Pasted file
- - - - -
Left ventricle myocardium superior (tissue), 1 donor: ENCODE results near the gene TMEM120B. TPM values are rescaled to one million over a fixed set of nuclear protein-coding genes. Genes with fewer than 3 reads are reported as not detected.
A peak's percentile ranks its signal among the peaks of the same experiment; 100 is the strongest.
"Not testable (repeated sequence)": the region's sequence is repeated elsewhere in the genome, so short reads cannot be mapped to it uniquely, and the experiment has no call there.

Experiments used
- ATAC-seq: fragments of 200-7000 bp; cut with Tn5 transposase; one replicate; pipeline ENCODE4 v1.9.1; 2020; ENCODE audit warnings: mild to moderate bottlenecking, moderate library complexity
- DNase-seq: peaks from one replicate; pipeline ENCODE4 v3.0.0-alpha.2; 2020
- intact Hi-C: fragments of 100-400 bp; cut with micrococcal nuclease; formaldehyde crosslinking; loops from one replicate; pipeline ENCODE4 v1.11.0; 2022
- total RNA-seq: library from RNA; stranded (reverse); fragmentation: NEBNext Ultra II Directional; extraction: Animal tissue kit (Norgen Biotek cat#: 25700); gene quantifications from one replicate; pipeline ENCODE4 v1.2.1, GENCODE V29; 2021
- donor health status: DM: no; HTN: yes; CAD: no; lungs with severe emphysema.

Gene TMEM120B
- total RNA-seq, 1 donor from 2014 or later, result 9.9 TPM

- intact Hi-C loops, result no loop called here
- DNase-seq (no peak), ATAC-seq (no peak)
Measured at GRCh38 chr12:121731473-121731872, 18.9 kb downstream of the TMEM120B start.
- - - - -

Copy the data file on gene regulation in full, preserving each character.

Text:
Left ventricle myocardium superior (tissue), 1 donor: ENCODE results near the gene TMEM120B. TPM values are rescaled to one million over a fixed set of nuclear protein-coding genes. Genes with fewer than 3 reads are reported as not detected.
A peak's percentile ranks its signal among the peaks of the same experiment; 100 is the strongest.
"Not testable (repeated sequence)": the region's sequence is repeated elsewhere in the genome, so short reads cannot be mapped to it uniquely, and the experiment has no call there.

Experiments used
- ATAC-seq: fragments of 200-7000 bp; cut with Tn5 transposase; one replicate; pipeline ENCODE4 v1.9.1; 2020; ENCODE audit warnings: mild to moderate bottlenecking, moderate library complexity
- DNase-seq: peaks from one replicate; pipeline ENCODE4 v3.0.0-alpha.2; 2020
- intact Hi-C: fragments of 100-400 bp; cut with micrococcal nuclease; formaldehyde crosslinking; loops from one replicate; pipeline ENCODE4 v1.11.0; 2022
- total RNA-seq: library from RNA; stranded (reverse); fragmentation: NEBNext Ultra II Directional; extraction: Animal tissue kit (Norgen Biotek cat#: 25700); gene quantifications from one replicate; pipeline ENCODE4 v1.2.1, GENCODE V29; 2021
- donor health status: DM: no; HTN: yes; CAD: no; lungs with severe emphysema.

Gene TMEM120B
- total RNA-seq, 1 donor from 2014 or later, result 9.9 TPM

- intact Hi-C loops, result no loop called here
- DNase-seq (no peak), ATAC-seq (no peak)
Measured at GRCh38 chr12:121731473-121731872, 18.9 kb downstream of the TMEM120B start.